Thursday, March 3, 2011

Anger Over Water and the Arts

The Wonders of Water Anger

It almost slipped by them, but the Wellington Water Watchers mobilized quickly and used Facebook to get public reaction and outrage to the possible approval of a 10-year contract extension for Nestle Waters in Aberfoyle. The new contract could be approved by the Province of Ontario as early as March 5th, and if allowed would permit Nestle to take 3.6 million litres of water per day from the Grand River watershed.

“This is far too long and way too much,” states Mike Nagy, former Green Party candidate and board member for WWW. “In fact, there are many aspects of this proposed NestlĂ©-Ministry of Environment agreement that should raise red flags for all Guelph-area citizens who care about water issues.”

And care they do. As soon as WWW changed the name of their Facebook group to “Oppose Nestle Waters Canada's ‘Permit to take Water’ Renewal Bid!” a tidal of wave of member reaction was posted to the site. “The water Nestle pays $5,000 for in Aberfoyle would cost $5 million in New Jersey,” said former Mayoral candidate and local provocateur Ray Mitchell. “Who is getting paid off, the Provincial gov't. or Guelph City Hall?” Michael Wright, another poster on the site, was even more curt. “Our water is not for sale - F*ck off Nestle.”

Emotions concerning Guelph’s water and the private corporations that want access to it have always been high. In 2007, Wellington Water Watchers was formed to combat Nestle’s previous contract renewal for five years at 3.6 million litres per day. After nearly a year of back and forth, the Ministry of the Environment followed direction from Guelph City Council and renewed the contract for only two years, but the litre per diem mark remained at 3.6 million.

“At the very most, the maximum volume of water allowed in any new NestlĂ© agreement should be no more than the maximum taken in 2010, which was 1.6 million litres per day,” Nagy says. “And then it should be reduced by at least 1.56 percent per year after that, consistent with Ontario’s initiatives on sustainable water use.”

The period for public comment about the renewal closes today, and a decision could be made about the renewal as early as March 5th. To learn more about WWW’s objections to the permit and find out how you can help their cause, go to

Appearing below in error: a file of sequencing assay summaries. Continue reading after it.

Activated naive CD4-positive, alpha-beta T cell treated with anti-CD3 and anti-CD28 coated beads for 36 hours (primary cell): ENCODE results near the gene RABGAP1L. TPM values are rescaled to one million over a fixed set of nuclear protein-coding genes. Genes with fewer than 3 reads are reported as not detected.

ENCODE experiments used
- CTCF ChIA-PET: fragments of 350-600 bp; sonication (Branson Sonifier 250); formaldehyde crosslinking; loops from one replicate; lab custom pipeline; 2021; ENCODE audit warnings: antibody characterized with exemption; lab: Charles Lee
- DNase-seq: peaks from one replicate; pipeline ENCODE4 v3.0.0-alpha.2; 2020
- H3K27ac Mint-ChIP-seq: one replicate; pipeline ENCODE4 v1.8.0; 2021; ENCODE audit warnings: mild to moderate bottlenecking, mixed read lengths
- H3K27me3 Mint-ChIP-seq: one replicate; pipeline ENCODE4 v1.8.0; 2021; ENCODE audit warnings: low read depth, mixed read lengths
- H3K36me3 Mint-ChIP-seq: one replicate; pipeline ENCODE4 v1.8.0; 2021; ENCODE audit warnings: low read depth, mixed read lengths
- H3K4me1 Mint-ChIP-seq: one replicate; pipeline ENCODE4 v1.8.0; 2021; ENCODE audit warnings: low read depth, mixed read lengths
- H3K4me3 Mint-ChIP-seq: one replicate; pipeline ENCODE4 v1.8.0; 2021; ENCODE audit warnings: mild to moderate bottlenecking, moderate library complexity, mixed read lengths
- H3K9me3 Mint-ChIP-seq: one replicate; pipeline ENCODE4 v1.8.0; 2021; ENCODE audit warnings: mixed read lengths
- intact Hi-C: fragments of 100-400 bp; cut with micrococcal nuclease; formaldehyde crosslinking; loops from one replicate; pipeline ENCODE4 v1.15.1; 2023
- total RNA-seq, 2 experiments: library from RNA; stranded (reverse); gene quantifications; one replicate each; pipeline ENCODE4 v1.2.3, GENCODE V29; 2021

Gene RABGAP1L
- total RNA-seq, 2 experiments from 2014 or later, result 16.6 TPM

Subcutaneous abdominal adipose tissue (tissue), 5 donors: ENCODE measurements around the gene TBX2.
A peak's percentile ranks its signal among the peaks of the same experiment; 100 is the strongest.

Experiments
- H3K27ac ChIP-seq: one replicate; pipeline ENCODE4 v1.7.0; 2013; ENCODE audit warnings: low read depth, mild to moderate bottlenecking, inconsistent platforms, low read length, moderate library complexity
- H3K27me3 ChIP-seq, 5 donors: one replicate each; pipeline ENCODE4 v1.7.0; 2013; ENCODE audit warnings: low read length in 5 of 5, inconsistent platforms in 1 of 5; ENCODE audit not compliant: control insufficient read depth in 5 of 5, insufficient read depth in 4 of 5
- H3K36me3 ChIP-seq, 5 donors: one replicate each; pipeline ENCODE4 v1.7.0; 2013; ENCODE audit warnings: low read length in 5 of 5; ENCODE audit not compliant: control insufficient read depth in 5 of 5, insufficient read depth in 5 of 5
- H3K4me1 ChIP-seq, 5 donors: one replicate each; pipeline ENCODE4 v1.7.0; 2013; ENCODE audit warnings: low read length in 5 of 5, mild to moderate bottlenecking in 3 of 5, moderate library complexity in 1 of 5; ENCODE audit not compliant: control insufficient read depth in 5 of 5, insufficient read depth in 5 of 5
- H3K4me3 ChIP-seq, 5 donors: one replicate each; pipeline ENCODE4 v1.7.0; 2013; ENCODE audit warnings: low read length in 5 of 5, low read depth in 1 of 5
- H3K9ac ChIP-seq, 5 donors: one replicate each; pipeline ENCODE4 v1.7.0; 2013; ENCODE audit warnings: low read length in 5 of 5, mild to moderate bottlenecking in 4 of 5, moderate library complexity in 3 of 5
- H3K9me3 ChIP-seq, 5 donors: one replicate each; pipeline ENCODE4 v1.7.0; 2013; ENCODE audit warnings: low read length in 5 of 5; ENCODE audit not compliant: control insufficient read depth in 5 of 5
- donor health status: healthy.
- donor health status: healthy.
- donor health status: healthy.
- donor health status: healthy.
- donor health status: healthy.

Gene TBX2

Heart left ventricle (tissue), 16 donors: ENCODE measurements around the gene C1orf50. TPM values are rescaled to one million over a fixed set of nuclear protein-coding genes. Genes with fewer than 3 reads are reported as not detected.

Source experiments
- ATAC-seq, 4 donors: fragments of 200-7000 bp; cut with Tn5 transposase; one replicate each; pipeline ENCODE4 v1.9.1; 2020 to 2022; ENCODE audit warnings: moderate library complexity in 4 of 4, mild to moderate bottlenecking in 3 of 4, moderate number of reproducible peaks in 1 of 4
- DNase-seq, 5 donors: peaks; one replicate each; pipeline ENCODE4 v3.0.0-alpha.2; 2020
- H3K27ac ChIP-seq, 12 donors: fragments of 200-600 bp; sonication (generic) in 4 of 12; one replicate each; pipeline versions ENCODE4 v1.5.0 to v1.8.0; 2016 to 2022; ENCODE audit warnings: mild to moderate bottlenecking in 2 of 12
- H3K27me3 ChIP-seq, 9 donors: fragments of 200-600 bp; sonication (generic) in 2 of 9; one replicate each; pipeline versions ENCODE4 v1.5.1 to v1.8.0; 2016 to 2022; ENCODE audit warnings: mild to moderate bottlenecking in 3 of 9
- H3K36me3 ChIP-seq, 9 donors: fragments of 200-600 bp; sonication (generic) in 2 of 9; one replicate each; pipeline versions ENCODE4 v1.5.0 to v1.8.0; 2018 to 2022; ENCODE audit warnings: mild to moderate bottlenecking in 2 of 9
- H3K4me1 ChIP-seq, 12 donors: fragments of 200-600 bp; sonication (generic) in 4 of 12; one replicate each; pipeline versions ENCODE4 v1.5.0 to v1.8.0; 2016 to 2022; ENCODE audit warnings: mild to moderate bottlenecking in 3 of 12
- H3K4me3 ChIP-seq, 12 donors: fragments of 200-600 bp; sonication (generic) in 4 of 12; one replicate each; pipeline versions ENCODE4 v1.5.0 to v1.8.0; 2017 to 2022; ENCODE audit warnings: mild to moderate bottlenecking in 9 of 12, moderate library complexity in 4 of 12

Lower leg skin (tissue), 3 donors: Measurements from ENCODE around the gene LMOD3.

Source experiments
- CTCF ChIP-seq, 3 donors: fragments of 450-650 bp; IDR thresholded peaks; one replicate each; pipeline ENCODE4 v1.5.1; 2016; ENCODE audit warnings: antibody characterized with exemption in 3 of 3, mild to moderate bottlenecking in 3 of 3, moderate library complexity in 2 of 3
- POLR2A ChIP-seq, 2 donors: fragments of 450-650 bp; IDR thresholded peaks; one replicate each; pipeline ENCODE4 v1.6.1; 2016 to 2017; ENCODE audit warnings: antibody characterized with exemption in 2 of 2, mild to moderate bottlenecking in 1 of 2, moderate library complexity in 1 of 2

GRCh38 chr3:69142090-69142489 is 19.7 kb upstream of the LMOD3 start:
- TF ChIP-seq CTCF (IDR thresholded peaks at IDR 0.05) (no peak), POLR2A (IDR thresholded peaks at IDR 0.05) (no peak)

…Speaking of Negative Reactions

Last Tuesday was the public’s chance for input into the 2011 operating and capital budgets, and wouldn’t you know it, a lot of that reaction was of the negative variety towards transit’s service cuts and fee hike. The sum and total of the (stated) public reaction can be found on my blog at, but the point is, it wasn’t all about transit.

Yes Virgina, the people of Guelph had other things on their minds about their city and how their local government spends money. For instance, Anastasia Ziprick spoke to council on behalf of several major arts festivals including the Guelph Jazz Festival, the Guelph Contemporary Dance Festival and Hillside, remarking about how rental fees on the River Run Centre need to be lowered. Ziprick said that it’s hard to deal with mounting expenses and if fees at the River Run’s Co-operators Hall aren’t reduced, then the Jazz Festival may have to relocate.

Sandy Ferguson-Escott spoke next on behalf of the Guelph-Non Profit Housing Committee. She was looking for tax relief on the GNPHC’s development on Paisley Road. The problem for GNPHC is that they got a bad deal when the project was developed in 2005, which prevents them from seeking additional revenue by transferring it over from one of their other eight sites. Without the tax relief, Ferguson-Escott said, there won’t be enough money to pay for the bills, and the project will be effectively bankrupt.

On another subject, Konnie Peet, Executive Director of the Guelph Community Health Centre on behalf of the Wellington-Guelph Drug Strategy Committee, asked for $30,000 in new funding from the City and the County of Wellington in order to hire a co-ordinator and help fund overhead costs. This money would be an annual budget line item to help the WGDDSC with its outreach, treatment, harm reduction and prevention programs.

Before the end of the night, Guelph Chamber of Commerce President Lloyd Longfield took the floor to state his concerns about the City’s hiring of 87 Full-Time Equivalent positions saying that most businesses are continuing to act with an abundance of caution in these early stages of economic recovery. He also added that as much as he wants the City to help foster industrial and commercial development, he also wanted them to keep in mind residential growth, as many of the businesses he works with are telling him that they’re looking outside the city limits for skilled, and professional workers.

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